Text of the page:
Snow Leopard: Why Legendary Writers Create A Category Of One
Most writers spend their entire lives trying to become “great.”
But what does being a great writer mean?
- Is it when you go viral, and accumulate over a million views on something you’ve written?
- Is it when a major publisher gives you a book deal?
- Is it when a magazine says you’re “talented?”
- Is it when your parents (and all their friends) applaud your work?
At what point is a great writer, “great?”
Let’s skip to the answer: Great is relative.
The word “Great” implies competition.
In order for you to be “great,” that means someone else has to be “not-great.” Which means the entire goal of becoming “great” is a never-ending cycle of comparing yourself to anyone and everyone around you, and then trying to figure out how you can “out-great” them—until the next person comes along, and who you have to “out-great” changes, and so on.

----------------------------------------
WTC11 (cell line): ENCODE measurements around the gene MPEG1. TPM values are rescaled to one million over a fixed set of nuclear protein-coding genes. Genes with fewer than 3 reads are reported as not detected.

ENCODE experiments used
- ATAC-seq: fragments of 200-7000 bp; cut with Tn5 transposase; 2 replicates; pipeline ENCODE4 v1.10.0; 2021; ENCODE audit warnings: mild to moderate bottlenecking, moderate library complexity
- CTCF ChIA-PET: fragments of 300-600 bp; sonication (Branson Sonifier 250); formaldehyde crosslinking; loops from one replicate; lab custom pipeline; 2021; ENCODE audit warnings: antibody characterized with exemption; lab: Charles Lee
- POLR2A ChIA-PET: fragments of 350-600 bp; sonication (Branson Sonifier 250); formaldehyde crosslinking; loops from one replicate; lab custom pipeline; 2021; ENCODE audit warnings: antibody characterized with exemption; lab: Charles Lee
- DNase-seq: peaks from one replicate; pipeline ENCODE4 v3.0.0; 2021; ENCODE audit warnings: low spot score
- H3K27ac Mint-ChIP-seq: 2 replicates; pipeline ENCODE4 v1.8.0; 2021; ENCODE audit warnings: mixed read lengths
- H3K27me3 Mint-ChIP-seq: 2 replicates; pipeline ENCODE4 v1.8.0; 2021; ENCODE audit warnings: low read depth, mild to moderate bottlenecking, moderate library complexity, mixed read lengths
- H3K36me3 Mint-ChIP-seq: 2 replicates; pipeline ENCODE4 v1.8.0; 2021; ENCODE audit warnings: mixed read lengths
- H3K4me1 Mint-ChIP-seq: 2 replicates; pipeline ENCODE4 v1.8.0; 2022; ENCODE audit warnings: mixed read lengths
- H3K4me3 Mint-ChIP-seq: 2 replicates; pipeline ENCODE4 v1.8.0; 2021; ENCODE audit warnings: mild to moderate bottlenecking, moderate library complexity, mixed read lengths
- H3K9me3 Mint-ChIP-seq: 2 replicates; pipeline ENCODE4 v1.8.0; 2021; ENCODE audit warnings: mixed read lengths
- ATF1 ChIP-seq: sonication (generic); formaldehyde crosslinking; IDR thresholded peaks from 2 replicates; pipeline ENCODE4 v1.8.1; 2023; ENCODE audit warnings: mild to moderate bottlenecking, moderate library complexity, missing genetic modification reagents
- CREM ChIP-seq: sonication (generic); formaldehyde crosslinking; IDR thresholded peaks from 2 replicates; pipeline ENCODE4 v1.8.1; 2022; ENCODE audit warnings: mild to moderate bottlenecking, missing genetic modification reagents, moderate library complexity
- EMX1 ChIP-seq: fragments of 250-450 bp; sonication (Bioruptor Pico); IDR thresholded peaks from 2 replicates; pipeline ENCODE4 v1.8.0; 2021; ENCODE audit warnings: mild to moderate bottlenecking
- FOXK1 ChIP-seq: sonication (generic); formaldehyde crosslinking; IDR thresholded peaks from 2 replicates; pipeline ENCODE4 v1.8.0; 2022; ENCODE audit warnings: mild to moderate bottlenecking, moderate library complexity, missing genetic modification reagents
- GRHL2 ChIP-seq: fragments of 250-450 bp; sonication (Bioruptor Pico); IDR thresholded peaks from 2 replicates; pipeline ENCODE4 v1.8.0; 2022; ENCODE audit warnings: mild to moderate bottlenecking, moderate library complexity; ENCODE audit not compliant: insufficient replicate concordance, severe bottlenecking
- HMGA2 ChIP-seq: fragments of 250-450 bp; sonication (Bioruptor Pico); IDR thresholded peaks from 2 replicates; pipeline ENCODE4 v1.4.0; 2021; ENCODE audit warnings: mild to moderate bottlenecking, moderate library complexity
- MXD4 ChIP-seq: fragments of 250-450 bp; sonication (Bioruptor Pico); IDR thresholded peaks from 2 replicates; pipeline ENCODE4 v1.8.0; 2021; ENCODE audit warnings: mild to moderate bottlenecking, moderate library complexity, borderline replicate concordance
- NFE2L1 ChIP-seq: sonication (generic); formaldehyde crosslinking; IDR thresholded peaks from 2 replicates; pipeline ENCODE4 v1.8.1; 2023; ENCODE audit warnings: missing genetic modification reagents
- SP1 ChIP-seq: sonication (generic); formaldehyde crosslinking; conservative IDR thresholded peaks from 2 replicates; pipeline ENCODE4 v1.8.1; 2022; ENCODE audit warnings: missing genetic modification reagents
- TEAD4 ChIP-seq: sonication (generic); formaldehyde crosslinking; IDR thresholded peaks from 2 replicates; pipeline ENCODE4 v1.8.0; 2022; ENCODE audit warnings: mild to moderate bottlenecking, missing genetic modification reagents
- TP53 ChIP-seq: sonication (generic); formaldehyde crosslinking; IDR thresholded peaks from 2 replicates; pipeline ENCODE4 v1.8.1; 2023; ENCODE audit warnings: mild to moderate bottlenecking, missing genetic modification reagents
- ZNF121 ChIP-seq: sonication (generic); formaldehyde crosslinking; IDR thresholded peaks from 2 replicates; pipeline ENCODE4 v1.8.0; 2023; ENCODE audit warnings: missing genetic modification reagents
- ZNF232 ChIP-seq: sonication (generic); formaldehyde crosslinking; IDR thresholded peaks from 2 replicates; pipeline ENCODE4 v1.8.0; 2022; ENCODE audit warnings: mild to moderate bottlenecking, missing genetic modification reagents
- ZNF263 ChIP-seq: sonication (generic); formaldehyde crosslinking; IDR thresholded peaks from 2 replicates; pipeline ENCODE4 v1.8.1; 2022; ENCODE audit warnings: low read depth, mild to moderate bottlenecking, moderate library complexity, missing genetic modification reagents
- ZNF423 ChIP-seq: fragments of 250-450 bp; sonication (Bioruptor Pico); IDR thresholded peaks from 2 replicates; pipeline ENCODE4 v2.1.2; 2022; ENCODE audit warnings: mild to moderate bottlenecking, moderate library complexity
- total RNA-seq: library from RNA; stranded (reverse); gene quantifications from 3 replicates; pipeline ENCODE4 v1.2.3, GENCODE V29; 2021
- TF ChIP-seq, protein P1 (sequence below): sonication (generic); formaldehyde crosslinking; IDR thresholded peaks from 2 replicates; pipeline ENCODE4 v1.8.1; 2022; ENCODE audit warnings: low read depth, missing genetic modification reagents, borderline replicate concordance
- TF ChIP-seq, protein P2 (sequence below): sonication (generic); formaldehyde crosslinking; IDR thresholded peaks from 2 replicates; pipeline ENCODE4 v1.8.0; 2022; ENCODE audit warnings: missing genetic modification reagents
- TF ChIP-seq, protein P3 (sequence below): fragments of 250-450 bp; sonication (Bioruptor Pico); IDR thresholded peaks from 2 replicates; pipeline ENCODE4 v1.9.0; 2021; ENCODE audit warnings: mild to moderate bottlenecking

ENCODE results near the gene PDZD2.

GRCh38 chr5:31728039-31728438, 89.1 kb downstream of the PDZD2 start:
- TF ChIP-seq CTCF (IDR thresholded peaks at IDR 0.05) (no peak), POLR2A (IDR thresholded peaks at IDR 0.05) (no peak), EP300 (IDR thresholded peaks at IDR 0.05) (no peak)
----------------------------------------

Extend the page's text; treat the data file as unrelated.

As ridiculous as this sounds, this is how most writers spend their entire lives & careers.
Comparing themselves to others in search of “greatness.”
Forever stuck in a game of competition.
Legendary writers, the ones who stand the test of time, do none of this.
Who is a better writer: David Ogilvy or Charles Bukowski? Most sales copywriters rush to say the former and don’t even know who the latter is. And most people in the literary world rush to say the latter and don’t even know who the former is.
Who is a better writer: Malcolm Gladwell or James Patterson? Most people rush to say the former, but the latter has sold 1000x more books. So how are we defining “great?”
If you look closely, what you’ll notice is that the most influential writers of all time are impossible to compare. They aren’t “regular leopards” (regular writers, all competing for who is a better novelist, who is a better journalist, who is a better copywriter, etc.). They are Snow Leopards — and they stand alone.